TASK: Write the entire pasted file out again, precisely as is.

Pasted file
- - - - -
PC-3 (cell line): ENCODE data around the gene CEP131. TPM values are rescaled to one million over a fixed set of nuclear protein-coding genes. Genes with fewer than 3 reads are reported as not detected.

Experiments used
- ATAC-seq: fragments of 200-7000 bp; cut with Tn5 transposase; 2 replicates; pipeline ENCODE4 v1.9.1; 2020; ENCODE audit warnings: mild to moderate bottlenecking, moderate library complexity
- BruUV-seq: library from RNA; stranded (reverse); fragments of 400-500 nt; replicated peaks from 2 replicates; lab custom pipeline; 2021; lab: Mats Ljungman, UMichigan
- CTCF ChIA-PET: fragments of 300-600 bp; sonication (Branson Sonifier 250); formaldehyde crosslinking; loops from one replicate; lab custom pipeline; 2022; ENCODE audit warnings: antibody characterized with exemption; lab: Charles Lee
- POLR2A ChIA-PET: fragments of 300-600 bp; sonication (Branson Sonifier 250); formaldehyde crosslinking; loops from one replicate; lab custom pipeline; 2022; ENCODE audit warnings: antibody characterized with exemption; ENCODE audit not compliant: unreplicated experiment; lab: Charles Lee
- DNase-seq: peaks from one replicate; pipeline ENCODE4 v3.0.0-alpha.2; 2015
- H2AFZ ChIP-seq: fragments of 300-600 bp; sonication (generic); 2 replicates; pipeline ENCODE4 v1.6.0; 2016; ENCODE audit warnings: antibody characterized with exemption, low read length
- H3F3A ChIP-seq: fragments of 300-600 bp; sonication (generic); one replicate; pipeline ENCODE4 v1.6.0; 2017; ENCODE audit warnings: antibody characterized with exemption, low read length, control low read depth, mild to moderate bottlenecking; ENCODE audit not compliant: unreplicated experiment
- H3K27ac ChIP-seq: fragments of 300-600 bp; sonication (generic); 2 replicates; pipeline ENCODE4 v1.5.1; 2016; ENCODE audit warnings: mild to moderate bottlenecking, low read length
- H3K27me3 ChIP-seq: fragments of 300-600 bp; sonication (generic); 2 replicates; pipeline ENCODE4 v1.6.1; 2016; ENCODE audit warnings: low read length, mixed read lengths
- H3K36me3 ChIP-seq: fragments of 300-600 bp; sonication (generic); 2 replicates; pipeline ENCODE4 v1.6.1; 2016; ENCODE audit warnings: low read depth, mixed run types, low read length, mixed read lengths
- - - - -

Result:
PC-3 (cell line): ENCODE data around the gene CEP131. TPM values are rescaled to one million over a fixed set of nuclear protein-coding genes. Genes with fewer than 3 reads are reported as not detected.

Experiments used
- ATAC-seq: fragments of 200-7000 bp; cut with Tn5 transposase; 2 replicates; pipeline ENCODE4 v1.9.1; 2020; ENCODE audit warnings: mild to moderate bottlenecking, moderate library complexity
- BruUV-seq: library from RNA; stranded (reverse); fragments of 400-500 nt; replicated peaks from 2 replicates; lab custom pipeline; 2021; lab: Mats Ljungman, UMichigan
- CTCF ChIA-PET: fragments of 300-600 bp; sonication (Branson Sonifier 250); formaldehyde crosslinking; loops from one replicate; lab custom pipeline; 2022; ENCODE audit warnings: antibody characterized with exemption; lab: Charles Lee
- POLR2A ChIA-PET: fragments of 300-600 bp; sonication (Branson Sonifier 250); formaldehyde crosslinking; loops from one replicate; lab custom pipeline; 2022; ENCODE audit warnings: antibody characterized with exemption; ENCODE audit not compliant: unreplicated experiment; lab: Charles Lee
- DNase-seq: peaks from one replicate; pipeline ENCODE4 v3.0.0-alpha.2; 2015
- H2AFZ ChIP-seq: fragments of 300-600 bp; sonication (generic); 2 replicates; pipeline ENCODE4 v1.6.0; 2016; ENCODE audit warnings: antibody characterized with exemption, low read length
- H3F3A ChIP-seq: fragments of 300-600 bp; sonication (generic); one replicate; pipeline ENCODE4 v1.6.0; 2017; ENCODE audit warnings: antibody characterized with exemption, low read length, control low read depth, mild to moderate bottlenecking; ENCODE audit not compliant: unreplicated experiment
- H3K27ac ChIP-seq: fragments of 300-600 bp; sonication (generic); 2 replicates; pipeline ENCODE4 v1.5.1; 2016; ENCODE audit warnings: mild to moderate bottlenecking, low read length
- H3K27me3 ChIP-seq: fragments of 300-600 bp; sonication (generic); 2 replicates; pipeline ENCODE4 v1.6.1; 2016; ENCODE audit warnings: low read length, mixed read lengths
- H3K36me3 ChIP-seq: fragments of 300-600 bp; sonication (generic); 2 replicates; pipeline ENCODE4 v1.6.1; 2016; ENCODE audit warnings: low read depth, mixed run types, low read length, mixed read lengths